Leafs’ Dermott upbeat but struggling to earn Babcock’s trust

Maple Leafs discuss their mindset heading into Game 7 vs. the Boston Bruins, preparing the same way they have all series, with everything on the line.

TORONTO – In the hours leading up to Leafs-Bruins — the tightest and most difficult to predict opening-round series of these Stanley Cup playoffs — Travis Dermott came to a happy realization.

“From here on out,” Dermott said, “every game is the biggest game I’ve played in my life.”

And, we might add, the hardest.

As much as the skilled, happy-go-lucky defender is the type of guy fans instantly want to root for, Dermott has struggled to keep his head above water after rather suddenly getting chucked into the deep end.

To be fair to the 21-year-old mid-season call-up, no top-six defenceman still alive in this post-season has less NHL experience than Dermott, who possesses the right attitude and more than enough raw ability to evolve into a top-four fixture.

But here? Now? He’s playing catch-up.

Dermott could be fingered as Exhibit A in a striking team stat: The Maple Leafs lead all playoff clubs with 70(!) giveaways, and no team standing has a worse giveaway-to-takeaway ratio. Toronto has turned over 29 more pucks to Boston than it has stolen.

Dermott may lead Leafs D-men in 5-on-5 Corsi (55%), but that figure alone is deceptively kind. The rookie has turned it over nine times and never stolen it back. He’s a team-worst minus-3 and, although a swift skater and smart playmaker, he’s yet to contribute offensively through six games.

He’s not playing special teams, nor is he blocking shots (four, lowest among Leafs defenders) or hitting (1.5 per game, and it’s not his identity), and his ice time has dipped from an average of 16 minutes in 37 regular-season appearances to 13:55 when it matters.

“He’s got a lot to learn,” said coach Mike Babcock, who doesn’t have another lefty option on the charter.

“Confidence is one of those things: you’ve got it one day in the National Hockey League, and then it goes away quickly and you’ve got to keep your nerve, you’ve got to continue to make plays and you’ve got to be good defensively.”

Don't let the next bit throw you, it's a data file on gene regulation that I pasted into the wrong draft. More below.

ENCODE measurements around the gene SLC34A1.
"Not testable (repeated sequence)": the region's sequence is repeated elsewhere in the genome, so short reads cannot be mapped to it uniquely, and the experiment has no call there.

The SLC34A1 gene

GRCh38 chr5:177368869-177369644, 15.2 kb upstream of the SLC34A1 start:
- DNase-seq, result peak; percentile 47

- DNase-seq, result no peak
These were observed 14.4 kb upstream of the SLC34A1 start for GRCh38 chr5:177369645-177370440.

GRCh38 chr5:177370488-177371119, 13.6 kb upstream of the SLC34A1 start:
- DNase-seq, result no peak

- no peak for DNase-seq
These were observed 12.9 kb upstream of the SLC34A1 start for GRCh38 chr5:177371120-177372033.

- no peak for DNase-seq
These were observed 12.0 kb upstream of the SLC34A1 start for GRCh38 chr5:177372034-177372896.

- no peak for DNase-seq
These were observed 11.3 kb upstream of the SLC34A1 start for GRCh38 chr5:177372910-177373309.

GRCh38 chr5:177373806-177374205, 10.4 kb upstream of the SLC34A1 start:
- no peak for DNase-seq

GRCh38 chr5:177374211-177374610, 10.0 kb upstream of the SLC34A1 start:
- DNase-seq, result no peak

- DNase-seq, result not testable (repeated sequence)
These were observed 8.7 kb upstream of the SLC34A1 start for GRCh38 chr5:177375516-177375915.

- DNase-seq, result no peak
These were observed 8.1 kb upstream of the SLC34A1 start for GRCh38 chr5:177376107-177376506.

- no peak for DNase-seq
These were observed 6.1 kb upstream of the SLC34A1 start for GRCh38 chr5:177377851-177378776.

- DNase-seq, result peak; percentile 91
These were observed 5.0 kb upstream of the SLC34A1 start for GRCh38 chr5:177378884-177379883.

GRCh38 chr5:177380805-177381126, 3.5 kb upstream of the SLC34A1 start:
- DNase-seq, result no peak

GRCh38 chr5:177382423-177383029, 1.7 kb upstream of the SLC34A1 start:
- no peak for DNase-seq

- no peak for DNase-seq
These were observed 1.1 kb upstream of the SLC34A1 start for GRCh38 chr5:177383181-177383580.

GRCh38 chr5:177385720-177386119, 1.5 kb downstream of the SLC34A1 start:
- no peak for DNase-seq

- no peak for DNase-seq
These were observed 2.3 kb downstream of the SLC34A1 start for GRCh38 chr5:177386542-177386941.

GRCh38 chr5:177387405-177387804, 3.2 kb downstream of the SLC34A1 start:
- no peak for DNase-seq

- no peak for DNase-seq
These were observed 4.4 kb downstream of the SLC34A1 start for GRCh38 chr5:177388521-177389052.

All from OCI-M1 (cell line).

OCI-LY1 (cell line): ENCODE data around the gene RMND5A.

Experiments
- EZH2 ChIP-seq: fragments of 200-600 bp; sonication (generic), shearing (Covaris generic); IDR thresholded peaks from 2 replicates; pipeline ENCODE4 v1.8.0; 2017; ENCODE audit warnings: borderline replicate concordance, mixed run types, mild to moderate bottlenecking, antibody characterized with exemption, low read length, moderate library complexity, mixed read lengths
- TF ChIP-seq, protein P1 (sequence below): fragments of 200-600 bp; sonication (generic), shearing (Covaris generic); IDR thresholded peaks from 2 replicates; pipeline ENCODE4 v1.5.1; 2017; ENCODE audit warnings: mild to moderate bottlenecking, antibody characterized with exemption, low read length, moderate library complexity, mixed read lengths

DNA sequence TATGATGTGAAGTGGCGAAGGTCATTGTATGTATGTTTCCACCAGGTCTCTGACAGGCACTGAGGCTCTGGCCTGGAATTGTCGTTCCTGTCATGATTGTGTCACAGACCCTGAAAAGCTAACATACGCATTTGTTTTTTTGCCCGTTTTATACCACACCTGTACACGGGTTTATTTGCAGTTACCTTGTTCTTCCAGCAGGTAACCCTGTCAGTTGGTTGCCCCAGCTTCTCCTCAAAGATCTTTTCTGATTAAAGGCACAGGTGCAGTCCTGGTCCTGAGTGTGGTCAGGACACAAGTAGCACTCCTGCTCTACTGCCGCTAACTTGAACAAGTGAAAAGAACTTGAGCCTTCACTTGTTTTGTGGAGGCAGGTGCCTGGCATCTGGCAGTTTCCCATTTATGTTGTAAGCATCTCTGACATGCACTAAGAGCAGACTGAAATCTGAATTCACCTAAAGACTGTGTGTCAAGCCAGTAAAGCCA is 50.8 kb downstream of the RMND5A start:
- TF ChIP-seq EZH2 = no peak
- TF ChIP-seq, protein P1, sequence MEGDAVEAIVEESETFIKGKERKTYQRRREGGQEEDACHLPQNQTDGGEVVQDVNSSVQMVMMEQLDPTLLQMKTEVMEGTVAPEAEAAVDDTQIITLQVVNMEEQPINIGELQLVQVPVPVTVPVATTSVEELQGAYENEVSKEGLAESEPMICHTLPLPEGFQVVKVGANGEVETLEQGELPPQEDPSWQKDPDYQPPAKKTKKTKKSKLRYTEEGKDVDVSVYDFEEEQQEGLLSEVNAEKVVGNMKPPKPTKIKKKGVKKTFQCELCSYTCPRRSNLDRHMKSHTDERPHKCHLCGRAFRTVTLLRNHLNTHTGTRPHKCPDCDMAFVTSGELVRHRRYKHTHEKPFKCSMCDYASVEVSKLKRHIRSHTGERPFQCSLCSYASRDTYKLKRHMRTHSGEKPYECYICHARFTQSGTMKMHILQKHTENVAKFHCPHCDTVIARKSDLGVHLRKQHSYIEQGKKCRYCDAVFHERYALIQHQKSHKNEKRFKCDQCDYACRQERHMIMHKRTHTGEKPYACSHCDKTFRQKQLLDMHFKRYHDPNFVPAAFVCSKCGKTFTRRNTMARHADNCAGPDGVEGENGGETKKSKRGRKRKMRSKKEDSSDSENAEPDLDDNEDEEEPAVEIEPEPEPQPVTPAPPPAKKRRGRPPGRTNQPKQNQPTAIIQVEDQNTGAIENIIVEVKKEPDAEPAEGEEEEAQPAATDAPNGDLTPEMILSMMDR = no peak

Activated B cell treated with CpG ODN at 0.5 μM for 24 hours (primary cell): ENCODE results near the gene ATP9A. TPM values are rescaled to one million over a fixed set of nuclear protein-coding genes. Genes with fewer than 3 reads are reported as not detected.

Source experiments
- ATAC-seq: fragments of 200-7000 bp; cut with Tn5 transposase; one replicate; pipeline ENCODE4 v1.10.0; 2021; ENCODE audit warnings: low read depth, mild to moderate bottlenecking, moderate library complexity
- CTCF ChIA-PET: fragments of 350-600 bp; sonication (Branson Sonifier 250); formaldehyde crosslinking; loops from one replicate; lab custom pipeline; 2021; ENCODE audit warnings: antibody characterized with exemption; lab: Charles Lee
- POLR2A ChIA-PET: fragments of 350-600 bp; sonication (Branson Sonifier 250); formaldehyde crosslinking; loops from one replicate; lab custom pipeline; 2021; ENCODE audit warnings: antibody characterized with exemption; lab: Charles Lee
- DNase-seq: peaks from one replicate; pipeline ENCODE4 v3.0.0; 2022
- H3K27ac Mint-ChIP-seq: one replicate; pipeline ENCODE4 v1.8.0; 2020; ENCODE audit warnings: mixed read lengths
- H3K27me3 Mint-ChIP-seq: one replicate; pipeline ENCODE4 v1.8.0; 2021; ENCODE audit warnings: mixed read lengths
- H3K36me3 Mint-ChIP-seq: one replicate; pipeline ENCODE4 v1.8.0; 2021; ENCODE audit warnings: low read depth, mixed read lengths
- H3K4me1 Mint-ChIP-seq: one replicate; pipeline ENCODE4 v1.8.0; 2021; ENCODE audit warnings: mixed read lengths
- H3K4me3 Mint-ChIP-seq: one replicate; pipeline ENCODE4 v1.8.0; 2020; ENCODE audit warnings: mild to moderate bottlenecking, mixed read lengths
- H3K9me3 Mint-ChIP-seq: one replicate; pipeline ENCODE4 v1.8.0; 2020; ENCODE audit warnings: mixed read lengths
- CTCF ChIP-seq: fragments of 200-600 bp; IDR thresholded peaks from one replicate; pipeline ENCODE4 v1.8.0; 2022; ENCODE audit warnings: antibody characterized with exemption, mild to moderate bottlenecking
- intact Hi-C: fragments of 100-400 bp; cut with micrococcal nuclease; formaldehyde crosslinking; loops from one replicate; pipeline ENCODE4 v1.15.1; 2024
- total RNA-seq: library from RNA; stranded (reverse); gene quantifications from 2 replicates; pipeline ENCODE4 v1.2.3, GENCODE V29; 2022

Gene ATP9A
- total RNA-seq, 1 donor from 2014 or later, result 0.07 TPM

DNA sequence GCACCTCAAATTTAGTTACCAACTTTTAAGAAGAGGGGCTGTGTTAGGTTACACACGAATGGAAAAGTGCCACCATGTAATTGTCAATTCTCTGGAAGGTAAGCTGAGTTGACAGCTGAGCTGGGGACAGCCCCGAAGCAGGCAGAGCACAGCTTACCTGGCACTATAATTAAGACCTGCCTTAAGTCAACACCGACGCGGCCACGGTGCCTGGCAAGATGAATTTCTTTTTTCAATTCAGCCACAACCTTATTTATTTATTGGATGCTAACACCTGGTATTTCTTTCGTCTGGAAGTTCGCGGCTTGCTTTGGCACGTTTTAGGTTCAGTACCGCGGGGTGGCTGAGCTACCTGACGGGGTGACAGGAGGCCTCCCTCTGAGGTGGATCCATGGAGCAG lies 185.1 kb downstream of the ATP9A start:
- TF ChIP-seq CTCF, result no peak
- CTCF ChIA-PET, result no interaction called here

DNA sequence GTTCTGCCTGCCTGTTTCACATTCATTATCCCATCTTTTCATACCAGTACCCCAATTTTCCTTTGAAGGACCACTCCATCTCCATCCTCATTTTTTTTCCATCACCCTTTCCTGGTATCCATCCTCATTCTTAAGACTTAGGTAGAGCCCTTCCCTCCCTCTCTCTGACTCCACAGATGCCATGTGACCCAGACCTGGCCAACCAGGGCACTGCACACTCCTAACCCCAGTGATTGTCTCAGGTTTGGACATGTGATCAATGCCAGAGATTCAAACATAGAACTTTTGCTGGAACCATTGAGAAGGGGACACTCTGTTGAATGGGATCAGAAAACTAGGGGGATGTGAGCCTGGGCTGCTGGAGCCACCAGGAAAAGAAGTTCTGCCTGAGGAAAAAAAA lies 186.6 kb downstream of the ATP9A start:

Simply put, Babcock doesn’t trust Dermott in his own end yet.

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The kid’s offensive-zone starts are more than twice the number of his defensive-zone starts, and in elimination games 5 and 6, both Leafs wins, Babcock further chopped Dermott’s ice to under 10 minutes.

When he is defending, Frederik Andersen has masked more than a few mistakes of Toronto’s bottom pairing of Dermott and Roman Polak.

“The defensive stuff stands out more. If you’re on the ice and the puck goes in, that stands out. The coach remembers that,” Babcock says.

“The guy pushing you out wants you to be safe. Then he wants you to make plays. But, he wants you to be safe first.”

With his first Game 7 on the horizon, Dermott talks about the basics: getting pucks to the forwards as quickly as possible, using team speed to counterattack, weathering that big, bad Bruins storm, and focusing on the positives.

“You gotta take this stuff in stride. You make mistakes, but you can’t dwell on them. You have to move forward. Especially in the playoffs, when you have another game the next day or the day after. You have to move on from things and learn from your mistakes. Get ready for the next game quick,” Dermott says.

“You gotta be aware of your surroundings and make sure you’re playing good defence first.”

Unlike some players whom we can spot stewing with their errors and may be prone to going on tilt, Dermott’s approach is refreshingly upbeat.

May we all wear our failures so well.

This week he reiterated that this is “the best time of my life.” He’s living out his childhood dreams, and you can’t take that away from him.

Heck, he’s even relishing all the chirps being tossed his way from those grizzled Bruins.

“I’ve got a couple shots my way,” smiles Dermott, who thinks better of dishing out specifics.

“It’s kinda funny stuff that you can brush off. It’s hockey. Guys are competitive. You know it’s not personal, but anything to give your team the edge.”

A reporter brings up Brad Marchand’s aggressive courtship of Leo Komarov and asks what Dermott would do under such circumstances.

Lick my cheek? I dunno. I’d be honoured, first of all,” says Dermott. More smiles. He knows he’s no agitator.

“Some guys go about it a certain way that you can’t help but laugh. I don’t know if they’re trying to make you laugh or trying to make you mad, but most of the time you’ll end up laughing about it.”

Dermott has serious skills and a serious future, but he’s still tiptoeing into becoming a defender who forces elite forwards to take him seriously.

Insults, criticism, turnovers — he’ll gladly take a licking and keep on ticking.

“That stuff can get in your head pretty easily,” Dermott admits, “but you’ve got to forget about it. If you let that stuff bother you, you’re going to make more mistakes and you’ll be sitting beside Coach the rest of the game.

“You don’t want that to happen.”

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